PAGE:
How do I clone a specific Git branch?
When you clone a Git repository, you create a local copy of the repository on your machine. This local copy includes the entire repository, including all branches and commits. By default, when you clone a repository, the git clone command will automatically create a local copy of the master branch.
However, you can use the --branch option to specify a different branch to clone. This is useful if you want to work on a specific branch and don't need the other branches in the repository. For example, you might use this if you want to clone a development branch and work on a new feature.
Here's an example of how you might use the git clone command to clone a specific branch:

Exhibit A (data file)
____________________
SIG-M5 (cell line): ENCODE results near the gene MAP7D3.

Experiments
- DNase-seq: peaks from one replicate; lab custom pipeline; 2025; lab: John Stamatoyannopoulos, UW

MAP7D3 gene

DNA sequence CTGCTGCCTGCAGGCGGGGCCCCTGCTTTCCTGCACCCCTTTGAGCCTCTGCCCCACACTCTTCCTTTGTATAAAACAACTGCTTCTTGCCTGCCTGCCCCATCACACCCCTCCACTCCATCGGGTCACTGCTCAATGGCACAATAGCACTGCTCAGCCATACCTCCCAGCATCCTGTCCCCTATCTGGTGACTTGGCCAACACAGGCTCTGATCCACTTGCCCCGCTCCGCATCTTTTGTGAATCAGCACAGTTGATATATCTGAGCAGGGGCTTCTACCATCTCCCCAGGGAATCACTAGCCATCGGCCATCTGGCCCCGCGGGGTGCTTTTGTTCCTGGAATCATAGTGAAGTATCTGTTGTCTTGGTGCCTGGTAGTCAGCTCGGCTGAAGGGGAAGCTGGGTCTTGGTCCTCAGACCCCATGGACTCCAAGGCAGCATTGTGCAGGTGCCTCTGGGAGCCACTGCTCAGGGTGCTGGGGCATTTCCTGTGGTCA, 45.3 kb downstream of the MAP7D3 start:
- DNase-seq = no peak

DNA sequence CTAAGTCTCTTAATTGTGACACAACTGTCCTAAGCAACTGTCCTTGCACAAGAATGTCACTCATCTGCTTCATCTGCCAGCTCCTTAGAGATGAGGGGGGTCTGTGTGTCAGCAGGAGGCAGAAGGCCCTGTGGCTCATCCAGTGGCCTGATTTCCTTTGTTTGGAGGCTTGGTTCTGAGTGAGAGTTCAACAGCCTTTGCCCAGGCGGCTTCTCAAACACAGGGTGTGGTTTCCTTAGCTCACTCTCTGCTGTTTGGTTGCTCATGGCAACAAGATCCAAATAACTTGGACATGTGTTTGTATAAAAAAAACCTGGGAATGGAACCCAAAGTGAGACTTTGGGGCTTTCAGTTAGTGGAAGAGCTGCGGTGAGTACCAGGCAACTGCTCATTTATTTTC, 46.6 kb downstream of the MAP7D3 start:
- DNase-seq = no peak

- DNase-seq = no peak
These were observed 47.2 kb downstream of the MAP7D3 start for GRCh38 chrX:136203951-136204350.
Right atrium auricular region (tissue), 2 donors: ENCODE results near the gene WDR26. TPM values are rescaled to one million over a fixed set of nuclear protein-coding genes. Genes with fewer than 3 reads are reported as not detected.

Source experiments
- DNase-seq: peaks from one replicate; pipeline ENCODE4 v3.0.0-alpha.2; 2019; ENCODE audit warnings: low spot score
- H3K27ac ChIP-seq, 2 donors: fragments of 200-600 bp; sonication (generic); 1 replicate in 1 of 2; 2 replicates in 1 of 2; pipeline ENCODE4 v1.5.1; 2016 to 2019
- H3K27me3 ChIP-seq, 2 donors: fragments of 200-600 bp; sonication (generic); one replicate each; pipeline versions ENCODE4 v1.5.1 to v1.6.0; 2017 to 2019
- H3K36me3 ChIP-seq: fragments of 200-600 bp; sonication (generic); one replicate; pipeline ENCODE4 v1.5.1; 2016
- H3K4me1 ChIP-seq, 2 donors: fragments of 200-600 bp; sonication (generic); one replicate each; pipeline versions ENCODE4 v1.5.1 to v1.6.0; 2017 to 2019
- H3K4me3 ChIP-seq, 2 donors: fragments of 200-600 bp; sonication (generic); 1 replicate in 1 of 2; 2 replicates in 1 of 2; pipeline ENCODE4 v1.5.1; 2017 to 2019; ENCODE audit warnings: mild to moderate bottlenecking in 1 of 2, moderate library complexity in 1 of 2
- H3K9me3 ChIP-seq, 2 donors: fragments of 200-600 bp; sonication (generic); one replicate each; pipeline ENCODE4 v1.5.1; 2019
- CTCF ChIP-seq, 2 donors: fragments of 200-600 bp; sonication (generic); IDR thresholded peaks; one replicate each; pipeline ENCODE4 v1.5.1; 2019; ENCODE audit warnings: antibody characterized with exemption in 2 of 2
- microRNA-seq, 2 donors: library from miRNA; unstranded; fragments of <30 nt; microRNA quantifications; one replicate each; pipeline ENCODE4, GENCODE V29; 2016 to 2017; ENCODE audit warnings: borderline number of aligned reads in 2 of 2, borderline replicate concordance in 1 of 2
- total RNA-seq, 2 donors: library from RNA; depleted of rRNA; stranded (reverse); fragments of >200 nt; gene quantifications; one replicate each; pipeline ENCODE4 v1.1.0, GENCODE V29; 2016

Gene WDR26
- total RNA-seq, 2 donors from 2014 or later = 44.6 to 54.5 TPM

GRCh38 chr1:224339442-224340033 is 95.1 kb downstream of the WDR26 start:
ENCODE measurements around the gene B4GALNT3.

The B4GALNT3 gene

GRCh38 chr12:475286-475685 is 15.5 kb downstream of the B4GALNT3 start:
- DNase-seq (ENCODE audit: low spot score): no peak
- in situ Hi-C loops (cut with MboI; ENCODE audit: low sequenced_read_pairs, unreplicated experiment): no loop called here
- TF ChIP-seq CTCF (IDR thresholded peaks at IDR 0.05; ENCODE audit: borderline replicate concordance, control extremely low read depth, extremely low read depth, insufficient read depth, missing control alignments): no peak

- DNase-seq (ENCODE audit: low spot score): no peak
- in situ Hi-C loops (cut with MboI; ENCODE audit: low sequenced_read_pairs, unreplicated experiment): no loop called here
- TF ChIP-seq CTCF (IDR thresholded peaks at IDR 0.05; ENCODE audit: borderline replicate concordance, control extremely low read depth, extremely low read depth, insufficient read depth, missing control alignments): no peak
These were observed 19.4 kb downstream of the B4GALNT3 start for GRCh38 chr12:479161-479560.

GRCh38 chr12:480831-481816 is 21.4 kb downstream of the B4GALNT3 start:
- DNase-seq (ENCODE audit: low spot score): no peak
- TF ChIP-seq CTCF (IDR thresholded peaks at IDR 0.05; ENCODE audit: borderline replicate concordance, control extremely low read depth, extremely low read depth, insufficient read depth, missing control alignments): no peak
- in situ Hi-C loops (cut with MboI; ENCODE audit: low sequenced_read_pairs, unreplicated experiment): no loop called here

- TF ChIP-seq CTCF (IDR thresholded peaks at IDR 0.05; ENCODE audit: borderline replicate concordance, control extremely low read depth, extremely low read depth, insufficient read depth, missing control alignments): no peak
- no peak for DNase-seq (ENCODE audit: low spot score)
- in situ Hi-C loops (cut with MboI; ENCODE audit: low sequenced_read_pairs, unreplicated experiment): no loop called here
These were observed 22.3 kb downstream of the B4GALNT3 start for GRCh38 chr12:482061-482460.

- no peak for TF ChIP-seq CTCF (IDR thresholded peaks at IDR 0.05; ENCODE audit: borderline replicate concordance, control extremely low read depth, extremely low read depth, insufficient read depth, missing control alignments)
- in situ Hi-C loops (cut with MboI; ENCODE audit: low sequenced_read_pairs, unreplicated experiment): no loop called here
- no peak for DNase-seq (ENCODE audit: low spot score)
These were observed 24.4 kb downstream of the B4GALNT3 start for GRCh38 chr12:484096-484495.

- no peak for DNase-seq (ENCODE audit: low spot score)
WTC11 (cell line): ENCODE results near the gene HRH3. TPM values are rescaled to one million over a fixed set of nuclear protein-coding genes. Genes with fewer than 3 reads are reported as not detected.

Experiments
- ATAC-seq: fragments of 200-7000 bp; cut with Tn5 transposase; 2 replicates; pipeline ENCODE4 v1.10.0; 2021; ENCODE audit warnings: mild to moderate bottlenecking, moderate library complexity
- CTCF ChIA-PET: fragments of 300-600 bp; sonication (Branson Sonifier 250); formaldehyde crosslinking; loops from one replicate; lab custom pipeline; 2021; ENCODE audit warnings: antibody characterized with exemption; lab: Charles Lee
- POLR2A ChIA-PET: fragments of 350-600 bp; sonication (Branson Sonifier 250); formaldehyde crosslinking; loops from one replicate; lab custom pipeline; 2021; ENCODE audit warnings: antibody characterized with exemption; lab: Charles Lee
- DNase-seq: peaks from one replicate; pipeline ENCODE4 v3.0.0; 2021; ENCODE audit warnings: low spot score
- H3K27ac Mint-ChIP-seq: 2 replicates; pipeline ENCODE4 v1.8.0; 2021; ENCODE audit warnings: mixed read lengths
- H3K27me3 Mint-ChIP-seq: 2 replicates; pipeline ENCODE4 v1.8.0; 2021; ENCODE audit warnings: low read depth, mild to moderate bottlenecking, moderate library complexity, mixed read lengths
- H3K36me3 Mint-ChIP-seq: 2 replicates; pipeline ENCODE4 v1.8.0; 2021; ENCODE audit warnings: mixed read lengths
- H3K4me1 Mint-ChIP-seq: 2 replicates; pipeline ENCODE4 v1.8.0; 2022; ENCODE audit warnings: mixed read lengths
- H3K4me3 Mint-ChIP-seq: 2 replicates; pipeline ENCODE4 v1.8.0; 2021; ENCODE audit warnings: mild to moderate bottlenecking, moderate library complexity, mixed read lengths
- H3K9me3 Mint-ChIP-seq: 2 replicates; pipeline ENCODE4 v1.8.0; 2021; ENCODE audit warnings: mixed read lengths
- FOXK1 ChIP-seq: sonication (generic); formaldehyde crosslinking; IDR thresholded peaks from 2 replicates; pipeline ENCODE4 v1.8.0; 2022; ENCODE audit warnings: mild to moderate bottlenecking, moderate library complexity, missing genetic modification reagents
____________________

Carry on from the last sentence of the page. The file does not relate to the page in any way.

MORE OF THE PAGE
git clone --branch my-branch https://github.com/user/my-repo.git
This will create a local copy of the my-branch branch in a new directory with the same name as the repository. The directory will be created in the current directory where you ran the git clone command.
You can also specify the name of the directory where you want to clone the repository using the -o option. For example:
git clone --branch my-branch -o my-repo https://github.com/user/my-repo.git
This will create a directory called my-repo in the current directory and clone the my-branch branch into it.
Once you've cloned a specific branch, you can switch between branches using the git checkout command. For example, to switch to the master branch, you would run the following command:
git checkout master